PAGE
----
Conference Coverage

Prior resections increase anastomotic leak risk in Crohn’s

 

Key clinical point: To mitigate the increased risk of anastomotic leaks, Crohn’s patients who have repeat resections need additional attention to correct modifiable risk factors before surgery, such as steroid use and malnutrition.

Major finding: The number of prior resections correlated almost perfectly with an increasing risk of anastomotic leakage (r = 0.998); the odds ratio for leakage with prior resection, compared with initial resection, was 3.5 (95% confidence interval, 1.3-9.4; P less than .005).

Data source: A review of 206 Crohn’ patients.

Disclosures: The investigators had no conflicts of interest.


 

AT ASCRS 2017

– The risk of anastomotic leaks after bowel resection for Crohn’s disease is more than three times higher in patients who have had prior resections, according to a review of 206 patients at Lahey Hospital and Medical Center in Burlington, Mass.

There were 20 anastomotic leaks within 30 days of resection in those patients, giving an overall leakage rate of 10%. Among the 123 patients who were having their first resection, however, the rate was 5% (6/123). The risk jumped to 17% in the 83 who had prior resections (14/83) and 23% (7) among the 30 patients who had two or more prior resections, which is “substantially higher than we talk about in the clinic when we are counseling these people,” said lead investigator Forrest Johnston, MD, a colorectal surgery fellow at Lahey.

Dr. Forrest Johnston, Lahey Hospital and Medical Center, Burlington, Mass. M. Alexander Otto/Frontline Medical News

Dr. Forrest Johnston

The number of prior resections correlated almost perfectly with an increasing risk of anastomotic leakage (r = 0.998). The odds ratio for leakage with prior resection, compared with initial resection, was 3.5 (95% confidence interval, 1.3-9.4; P less than .005).

The findings are important because prior resections have not, until now, been formally recognized as a risk factor for anastomotic leaks, and repeat resections are common in Crohn’s. “When you see patients for repeat intestinal resections, you have to look at them as a higher risk population in terms of your counseling and algorithms,” Dr. Johnston said at the American Society of Colon and Rectal Surgeons annual meeting. In addition, to mitigate the increased risk, Crohn’s patients who have repeat resections need additional attention to correct modifiable risk factors before surgery, such as steroid use and malnutrition. “Some of these patients are pushed through the clinic,” but “they deserve a bit more time.”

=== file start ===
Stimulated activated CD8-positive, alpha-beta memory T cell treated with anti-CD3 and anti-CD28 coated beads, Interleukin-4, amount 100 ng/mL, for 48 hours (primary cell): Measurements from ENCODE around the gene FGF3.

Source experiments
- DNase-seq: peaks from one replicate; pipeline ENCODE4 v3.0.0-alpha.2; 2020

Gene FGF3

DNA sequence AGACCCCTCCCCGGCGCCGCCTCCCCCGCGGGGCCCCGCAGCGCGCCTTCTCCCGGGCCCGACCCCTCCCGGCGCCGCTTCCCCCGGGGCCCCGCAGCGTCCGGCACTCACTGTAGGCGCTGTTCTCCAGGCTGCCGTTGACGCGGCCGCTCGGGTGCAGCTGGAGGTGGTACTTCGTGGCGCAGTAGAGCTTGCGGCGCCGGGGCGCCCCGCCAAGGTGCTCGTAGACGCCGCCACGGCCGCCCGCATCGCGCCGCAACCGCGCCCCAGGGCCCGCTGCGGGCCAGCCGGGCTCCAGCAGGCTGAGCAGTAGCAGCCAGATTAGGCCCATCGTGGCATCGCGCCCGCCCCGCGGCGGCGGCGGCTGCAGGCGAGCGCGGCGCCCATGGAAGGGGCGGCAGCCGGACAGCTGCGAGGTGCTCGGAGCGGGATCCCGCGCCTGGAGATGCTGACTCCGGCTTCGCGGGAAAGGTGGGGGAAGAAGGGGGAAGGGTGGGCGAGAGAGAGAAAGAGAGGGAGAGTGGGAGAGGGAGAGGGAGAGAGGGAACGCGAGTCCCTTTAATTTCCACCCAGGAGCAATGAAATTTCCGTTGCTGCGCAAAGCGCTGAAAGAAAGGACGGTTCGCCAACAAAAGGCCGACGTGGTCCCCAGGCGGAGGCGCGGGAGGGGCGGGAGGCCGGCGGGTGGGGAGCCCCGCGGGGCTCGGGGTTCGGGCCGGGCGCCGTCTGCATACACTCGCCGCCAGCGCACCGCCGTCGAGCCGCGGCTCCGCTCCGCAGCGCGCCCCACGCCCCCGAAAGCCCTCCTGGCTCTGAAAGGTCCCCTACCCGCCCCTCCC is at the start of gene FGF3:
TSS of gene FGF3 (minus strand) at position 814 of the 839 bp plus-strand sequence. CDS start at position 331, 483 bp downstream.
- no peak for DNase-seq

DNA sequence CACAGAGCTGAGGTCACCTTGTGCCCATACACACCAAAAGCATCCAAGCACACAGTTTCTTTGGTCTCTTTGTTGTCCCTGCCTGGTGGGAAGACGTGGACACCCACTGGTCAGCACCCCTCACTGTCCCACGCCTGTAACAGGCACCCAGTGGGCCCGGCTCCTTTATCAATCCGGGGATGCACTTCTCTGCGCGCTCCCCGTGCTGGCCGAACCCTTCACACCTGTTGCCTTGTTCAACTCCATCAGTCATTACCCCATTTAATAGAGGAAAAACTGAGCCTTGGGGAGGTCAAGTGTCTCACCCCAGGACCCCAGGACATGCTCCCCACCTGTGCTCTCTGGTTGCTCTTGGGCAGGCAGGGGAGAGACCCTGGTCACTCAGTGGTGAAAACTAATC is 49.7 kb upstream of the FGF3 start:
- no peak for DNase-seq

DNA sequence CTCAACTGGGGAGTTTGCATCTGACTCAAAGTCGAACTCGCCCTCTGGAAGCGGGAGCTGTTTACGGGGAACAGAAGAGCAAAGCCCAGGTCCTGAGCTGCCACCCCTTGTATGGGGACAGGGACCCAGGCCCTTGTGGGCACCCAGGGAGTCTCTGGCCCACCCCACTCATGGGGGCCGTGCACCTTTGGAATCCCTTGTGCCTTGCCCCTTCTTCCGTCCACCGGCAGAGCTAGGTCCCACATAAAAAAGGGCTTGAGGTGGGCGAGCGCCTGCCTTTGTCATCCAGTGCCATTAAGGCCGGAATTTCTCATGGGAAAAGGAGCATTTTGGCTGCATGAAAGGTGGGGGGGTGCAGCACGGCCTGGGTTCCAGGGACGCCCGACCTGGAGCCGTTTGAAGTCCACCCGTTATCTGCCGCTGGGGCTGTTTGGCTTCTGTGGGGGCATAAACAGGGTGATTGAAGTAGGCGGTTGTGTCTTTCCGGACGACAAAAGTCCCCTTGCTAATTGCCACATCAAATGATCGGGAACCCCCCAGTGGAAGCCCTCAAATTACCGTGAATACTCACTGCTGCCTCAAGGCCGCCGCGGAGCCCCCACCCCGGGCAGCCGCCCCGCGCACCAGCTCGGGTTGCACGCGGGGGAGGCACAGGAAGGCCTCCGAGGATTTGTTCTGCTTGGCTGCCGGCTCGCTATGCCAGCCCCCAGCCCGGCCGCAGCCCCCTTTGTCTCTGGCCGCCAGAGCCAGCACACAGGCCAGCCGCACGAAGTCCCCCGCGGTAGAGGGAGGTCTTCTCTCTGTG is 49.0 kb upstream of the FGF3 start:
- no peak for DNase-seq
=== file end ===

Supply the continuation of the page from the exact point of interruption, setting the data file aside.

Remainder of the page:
The heightened risk is also “another factor that might tip you one way or another” in choosing surgical options. “It’s certainly something to think about,” he said.

The new and prior resection patients in the study were well matched in terms of known risk factors for leakage, including age, sex, preoperative serum albumin, and use of immune suppressing medications. “The increased risk of leak is not explained by preoperative nutritional status or medication use,” Dr. Johnston said.

Estimated blood loss, OR time, types of procedures, hand-sewn versus stapled anastomoses, and other surgical variables were also similar.

The lack of significant differences between the groups raises the question of why repeat resections leak more. “That’s the million dollar question. My thought is that repeat resections indicate a greater severity of Crohn’s disease. I think there’s microvascular disease that’s affecting their tissue integrity, but we don’t appreciate it at the time of their anastomosis. If it was obvious at the time of surgery, patients wouldn’t be put together. They’d just get a stoma and be done with it,” Dr. Johnston said

About 80% of both first-time and repeat procedures were ileocolic resections secondary to obstruction, generally without bowel prep. Repeat procedures were performed a mean of 15 years after the first operation. Most initial resections were done laparoscopically, and a good portion of repeat procedures were open. Anorectal cases were excluded from the analysis.

Dr. Johnston said his team looked into the issue after noticing that repeat patients “seemed to leak a little bit more than we expected.”

The investigators had no conflicts of interest.

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